A spiral effect
By KLINT SPILLER
LOGAN -- When Jerry Goddard started his spiral staircase business, he marked the buyer with a pin on a map of the United States.
He tracked his sales for 10 years, with much of Colorado, Kansas, Nebraska, Oklahoma and Missouri covered in pins.
He quit because it became too much of a hassle to keep putting pins on the board, but he said if he would have kept doing it, then much of the United States would be covered.
"You wouldn't be able to see the map there would be so many pins up there," Goddard said.
Goddard started Goddard Spiral Stairs in 1978.
It is a small-town business in Logan, but it has become a national brand, selling stairs to places as far away as Alaska, the Virgin Islands, Hawaii and Puerto Rico. Some of Goddard's stairs even are in Europe.
"I did not imagine anything like this," said Goddard's wife, Ruth. "I figured we'd be out working on the (family) farm."
Goddard Spiral Stairs makes customized spiral staircases.
A variety of options are available from wood to steel to a mixture of the two. The stairs can be made for interior and exterior, and each part of the stair can be constructed to the home's design.
Jerry Goddard said he saw a need in the market when he was remodeling the basement of his father's home during his senior year of college.
He thought a spiral staircase would be a good way for people to get to the basement, so he tried finding a place to purchase one. However, most manufacturers of spiral staircases were in bigger cities and not near Kansas.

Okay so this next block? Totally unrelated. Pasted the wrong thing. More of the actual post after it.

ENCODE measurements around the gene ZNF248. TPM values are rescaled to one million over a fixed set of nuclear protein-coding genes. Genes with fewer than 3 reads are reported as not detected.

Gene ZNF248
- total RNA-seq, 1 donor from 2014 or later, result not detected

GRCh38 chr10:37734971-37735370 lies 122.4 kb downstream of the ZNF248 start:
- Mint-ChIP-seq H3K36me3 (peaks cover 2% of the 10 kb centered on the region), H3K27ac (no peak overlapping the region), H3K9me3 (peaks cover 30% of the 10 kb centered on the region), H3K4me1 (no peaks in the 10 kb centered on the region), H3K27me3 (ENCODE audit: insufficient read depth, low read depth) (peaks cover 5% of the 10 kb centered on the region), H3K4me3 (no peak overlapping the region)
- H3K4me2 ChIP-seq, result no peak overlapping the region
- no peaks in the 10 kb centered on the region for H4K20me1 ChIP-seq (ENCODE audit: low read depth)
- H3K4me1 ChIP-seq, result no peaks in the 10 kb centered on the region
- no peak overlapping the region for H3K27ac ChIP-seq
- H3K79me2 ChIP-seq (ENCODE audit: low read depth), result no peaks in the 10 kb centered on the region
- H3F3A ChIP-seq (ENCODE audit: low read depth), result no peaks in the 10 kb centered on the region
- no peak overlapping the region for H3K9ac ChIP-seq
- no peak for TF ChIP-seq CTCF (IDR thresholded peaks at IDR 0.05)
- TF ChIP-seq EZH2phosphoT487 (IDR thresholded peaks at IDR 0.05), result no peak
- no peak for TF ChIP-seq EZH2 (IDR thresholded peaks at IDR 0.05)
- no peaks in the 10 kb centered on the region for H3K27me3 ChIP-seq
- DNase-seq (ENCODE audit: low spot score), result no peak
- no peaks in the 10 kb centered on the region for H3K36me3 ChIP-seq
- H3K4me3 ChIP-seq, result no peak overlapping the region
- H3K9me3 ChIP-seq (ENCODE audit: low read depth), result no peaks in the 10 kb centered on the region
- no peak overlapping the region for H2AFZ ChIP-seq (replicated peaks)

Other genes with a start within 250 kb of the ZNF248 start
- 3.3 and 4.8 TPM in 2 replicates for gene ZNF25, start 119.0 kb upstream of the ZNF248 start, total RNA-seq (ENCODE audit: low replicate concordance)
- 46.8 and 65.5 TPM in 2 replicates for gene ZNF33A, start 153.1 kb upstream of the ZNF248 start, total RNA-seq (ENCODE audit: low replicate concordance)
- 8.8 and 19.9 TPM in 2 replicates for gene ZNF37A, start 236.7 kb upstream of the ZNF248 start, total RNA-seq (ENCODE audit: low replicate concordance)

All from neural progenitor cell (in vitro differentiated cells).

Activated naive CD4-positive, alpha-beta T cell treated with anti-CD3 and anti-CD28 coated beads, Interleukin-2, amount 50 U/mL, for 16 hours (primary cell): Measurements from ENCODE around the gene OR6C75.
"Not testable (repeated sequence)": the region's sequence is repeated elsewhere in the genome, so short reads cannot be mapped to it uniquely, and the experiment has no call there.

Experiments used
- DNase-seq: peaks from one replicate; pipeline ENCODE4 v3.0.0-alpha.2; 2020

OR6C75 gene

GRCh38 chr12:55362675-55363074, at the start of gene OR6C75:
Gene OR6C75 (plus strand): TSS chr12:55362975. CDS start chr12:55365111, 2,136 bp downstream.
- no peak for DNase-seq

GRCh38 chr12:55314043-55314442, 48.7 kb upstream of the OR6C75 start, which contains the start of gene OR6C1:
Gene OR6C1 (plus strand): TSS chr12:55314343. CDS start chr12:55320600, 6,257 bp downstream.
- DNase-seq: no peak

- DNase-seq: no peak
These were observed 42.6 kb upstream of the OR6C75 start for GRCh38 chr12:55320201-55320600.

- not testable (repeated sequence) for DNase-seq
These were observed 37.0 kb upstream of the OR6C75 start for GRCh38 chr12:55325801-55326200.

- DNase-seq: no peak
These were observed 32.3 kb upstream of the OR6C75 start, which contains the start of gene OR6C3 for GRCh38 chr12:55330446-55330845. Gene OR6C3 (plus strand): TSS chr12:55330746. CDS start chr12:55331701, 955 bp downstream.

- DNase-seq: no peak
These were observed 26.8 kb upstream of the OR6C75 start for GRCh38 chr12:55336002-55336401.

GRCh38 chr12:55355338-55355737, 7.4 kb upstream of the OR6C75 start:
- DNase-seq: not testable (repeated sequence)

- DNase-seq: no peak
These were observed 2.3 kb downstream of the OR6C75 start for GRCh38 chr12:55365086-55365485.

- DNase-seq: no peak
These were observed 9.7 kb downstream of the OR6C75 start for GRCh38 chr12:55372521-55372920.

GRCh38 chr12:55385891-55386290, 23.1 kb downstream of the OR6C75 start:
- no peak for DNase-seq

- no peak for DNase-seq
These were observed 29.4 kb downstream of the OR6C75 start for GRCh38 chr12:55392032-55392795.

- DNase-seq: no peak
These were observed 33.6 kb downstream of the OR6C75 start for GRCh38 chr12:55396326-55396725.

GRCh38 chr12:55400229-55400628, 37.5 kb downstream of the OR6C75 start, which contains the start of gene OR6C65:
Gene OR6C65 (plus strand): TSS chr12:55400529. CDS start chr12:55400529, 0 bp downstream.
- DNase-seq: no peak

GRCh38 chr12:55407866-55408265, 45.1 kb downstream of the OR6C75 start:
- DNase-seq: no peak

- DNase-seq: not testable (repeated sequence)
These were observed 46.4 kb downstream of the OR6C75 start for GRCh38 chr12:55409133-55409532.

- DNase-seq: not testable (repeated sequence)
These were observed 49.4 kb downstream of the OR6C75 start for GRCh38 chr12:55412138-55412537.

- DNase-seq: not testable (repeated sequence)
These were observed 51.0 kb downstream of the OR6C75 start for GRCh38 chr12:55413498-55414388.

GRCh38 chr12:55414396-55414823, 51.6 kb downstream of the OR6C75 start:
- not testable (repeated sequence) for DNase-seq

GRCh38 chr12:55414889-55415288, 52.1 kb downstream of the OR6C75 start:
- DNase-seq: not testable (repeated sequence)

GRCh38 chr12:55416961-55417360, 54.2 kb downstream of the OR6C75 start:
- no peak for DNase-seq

Goddard, an industrial arts major at Fort Hays State University, decided to make his own.
Later, he got a job at Logan High School as the industrial arts teacher and worked after school at his auto body shop, which now is located in the same building as Goddard Spiral Stairs. Soon, he began taking orders for more staircases.
"We started off making one stair every two months," Jerry Goddard said.
It started small, but business boomed quickly.
Goddard purchased advertisements in newspapers, and as he sold more stairs, he just bought more and more advertising with the revenue.
He quickly became so busy with auto body repair and building staircases he had to resign as a teacher after only two years.
His spiral staircase business has grown through the years, and during the housing boom in the mid-2000s, he had as many as 10 employees and 75 to 80 staircases on a work order board at a time.
But after the housing bubble collapsed, business has slowed drastically, he said.
"With the housing boom, we were making three times as many stairs as we are right now," Goddard said. "The housing crisis really hurt us."
Goddard Spiral Stairs is an example of small-town ingenuity.
Ruth Goddard, who will retire this year from teaching kindergarten at Logan Elementary School, has done the accounting for the business since it started, and the workers share their time between auto body repair and building spiral staircases.
"It is a mom-and-pop kind of business with just a few employees," Ruth Goddard said. "We don't have huge overhead kinds of things like you would in a bigger city."
Though his stairs are in homes throughout the country, Goddard said he never considered streamlining and moving the business out of Logan.
"I like this little town," he said. "I am halfway between Denver and Kansas City. ... I like living on the river valley here in Logan."
For more information, go to their website.